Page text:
Okay, so after the Vatican it was off to the Basilica of Santa Maria del Popolo. This was really cool because we were able to see two of Caravaggio’s works, Crucifixion of St. Peter and Conversion on the Way to Damascus.

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Obelisk in Piazza del Popolo

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Who wants to tell me what the monkey’s is going on here!?! I stood there for like 20 minutes trying to figure out the secret…I’m at a loss.

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Piazza del Popolo at dusk

After the tour of the Bascilica we had time to explore before dinner. My friends and I headed off to find the Trevi Fountain and make our wishes. It was so beautiful and majestic. It had it’s own presence and energy that I cannot describe, which is actually something I found happening a lot in Rome. The Colosseum  for instance had this overpowering and dominating presence that left you feeling small and speechless.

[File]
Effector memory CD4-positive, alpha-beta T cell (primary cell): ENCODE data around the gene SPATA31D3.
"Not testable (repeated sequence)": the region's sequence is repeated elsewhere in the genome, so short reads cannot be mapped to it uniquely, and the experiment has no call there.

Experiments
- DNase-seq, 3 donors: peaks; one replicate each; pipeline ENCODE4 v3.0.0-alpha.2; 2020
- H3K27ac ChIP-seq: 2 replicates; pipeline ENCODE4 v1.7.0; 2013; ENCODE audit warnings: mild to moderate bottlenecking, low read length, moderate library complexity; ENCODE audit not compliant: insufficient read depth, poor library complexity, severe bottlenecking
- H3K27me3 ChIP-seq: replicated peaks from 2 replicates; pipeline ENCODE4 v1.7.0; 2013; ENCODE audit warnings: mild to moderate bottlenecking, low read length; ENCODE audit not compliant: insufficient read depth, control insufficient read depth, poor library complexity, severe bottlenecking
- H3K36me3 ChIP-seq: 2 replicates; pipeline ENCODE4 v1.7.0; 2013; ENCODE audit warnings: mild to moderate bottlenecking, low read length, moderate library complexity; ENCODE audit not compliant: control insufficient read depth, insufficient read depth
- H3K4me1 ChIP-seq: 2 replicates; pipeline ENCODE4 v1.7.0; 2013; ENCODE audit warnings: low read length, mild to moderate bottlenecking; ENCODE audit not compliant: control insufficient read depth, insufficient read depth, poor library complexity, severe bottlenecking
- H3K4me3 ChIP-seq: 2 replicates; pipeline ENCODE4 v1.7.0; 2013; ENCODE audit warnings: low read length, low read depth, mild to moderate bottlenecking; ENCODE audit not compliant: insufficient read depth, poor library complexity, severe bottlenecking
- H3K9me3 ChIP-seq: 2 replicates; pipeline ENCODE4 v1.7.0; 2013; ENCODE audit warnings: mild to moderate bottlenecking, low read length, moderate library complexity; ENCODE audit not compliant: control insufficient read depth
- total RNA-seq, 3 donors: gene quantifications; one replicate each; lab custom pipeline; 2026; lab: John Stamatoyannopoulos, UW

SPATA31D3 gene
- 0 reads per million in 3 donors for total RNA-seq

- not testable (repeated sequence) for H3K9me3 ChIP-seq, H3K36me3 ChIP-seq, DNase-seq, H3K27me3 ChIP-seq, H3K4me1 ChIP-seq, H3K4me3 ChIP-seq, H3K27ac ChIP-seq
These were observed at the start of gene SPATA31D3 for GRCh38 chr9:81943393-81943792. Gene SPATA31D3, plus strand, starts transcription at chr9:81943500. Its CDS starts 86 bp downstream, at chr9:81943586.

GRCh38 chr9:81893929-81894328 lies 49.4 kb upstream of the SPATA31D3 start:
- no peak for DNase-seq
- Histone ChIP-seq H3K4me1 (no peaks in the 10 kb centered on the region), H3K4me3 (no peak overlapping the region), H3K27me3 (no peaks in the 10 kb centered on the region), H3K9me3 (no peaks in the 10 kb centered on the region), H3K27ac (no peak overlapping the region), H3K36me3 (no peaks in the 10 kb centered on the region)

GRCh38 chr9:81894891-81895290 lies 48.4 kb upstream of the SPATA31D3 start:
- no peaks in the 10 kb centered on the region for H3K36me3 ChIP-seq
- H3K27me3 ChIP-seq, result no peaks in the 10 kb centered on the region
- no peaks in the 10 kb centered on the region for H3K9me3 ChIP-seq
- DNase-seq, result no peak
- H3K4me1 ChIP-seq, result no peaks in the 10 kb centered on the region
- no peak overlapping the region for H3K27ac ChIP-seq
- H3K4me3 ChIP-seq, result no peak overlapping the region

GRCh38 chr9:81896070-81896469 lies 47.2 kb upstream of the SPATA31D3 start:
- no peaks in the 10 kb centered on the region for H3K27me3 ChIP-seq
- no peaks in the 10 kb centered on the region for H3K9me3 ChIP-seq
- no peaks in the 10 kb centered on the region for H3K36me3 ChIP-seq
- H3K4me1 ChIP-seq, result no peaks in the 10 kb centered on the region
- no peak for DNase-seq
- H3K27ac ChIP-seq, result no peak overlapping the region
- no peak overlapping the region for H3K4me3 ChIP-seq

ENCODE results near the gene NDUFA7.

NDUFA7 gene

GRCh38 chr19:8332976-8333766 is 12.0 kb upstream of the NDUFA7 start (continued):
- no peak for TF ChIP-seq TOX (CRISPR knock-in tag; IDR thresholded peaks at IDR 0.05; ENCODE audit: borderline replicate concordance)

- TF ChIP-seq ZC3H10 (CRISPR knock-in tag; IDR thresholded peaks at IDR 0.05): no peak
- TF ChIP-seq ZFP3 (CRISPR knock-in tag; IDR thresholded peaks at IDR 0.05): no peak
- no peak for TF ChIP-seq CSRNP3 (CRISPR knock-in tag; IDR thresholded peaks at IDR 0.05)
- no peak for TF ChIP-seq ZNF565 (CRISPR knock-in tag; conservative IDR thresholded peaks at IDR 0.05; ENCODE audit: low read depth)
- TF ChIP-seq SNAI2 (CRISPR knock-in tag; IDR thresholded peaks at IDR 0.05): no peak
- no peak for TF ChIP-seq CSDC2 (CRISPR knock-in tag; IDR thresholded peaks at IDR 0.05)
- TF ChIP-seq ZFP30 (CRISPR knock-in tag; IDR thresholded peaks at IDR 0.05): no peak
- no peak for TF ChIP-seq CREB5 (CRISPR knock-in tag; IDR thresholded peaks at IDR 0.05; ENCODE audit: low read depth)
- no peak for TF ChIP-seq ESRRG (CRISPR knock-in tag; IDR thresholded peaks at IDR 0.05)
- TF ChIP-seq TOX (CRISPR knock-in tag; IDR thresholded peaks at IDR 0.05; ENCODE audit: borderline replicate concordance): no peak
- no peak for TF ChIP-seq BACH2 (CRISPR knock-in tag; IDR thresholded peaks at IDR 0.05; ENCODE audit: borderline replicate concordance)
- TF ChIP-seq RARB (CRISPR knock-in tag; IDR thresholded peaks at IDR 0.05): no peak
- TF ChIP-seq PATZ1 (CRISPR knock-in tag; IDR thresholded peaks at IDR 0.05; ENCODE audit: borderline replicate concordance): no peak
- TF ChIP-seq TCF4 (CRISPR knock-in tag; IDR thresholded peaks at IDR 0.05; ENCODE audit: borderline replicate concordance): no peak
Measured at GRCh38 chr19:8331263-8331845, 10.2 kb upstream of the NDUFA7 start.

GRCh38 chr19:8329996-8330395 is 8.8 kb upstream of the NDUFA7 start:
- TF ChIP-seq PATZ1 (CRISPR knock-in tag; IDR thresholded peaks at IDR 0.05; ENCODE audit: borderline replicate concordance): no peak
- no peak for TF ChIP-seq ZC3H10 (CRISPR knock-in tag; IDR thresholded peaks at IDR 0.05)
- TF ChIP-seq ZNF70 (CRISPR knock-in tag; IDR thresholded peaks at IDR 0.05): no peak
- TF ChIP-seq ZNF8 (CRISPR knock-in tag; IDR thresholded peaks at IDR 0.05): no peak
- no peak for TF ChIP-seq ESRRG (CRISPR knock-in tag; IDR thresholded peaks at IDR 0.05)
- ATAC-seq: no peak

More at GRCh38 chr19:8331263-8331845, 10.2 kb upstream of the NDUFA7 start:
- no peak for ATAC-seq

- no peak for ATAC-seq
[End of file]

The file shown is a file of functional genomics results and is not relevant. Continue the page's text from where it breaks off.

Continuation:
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Find the coin…

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Throw the coin…

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The coins gone!! Where’d it go?!

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Me and my good friends/new family here in Italy

And so begins day 2!! We started the morning at Villa Farnesina to look at, wait for it…MORE ART!

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Let me tell ya, we were all thrilled to be there…

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Exterior of the Villa

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Me and my roomie being photographers

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Being not so amused…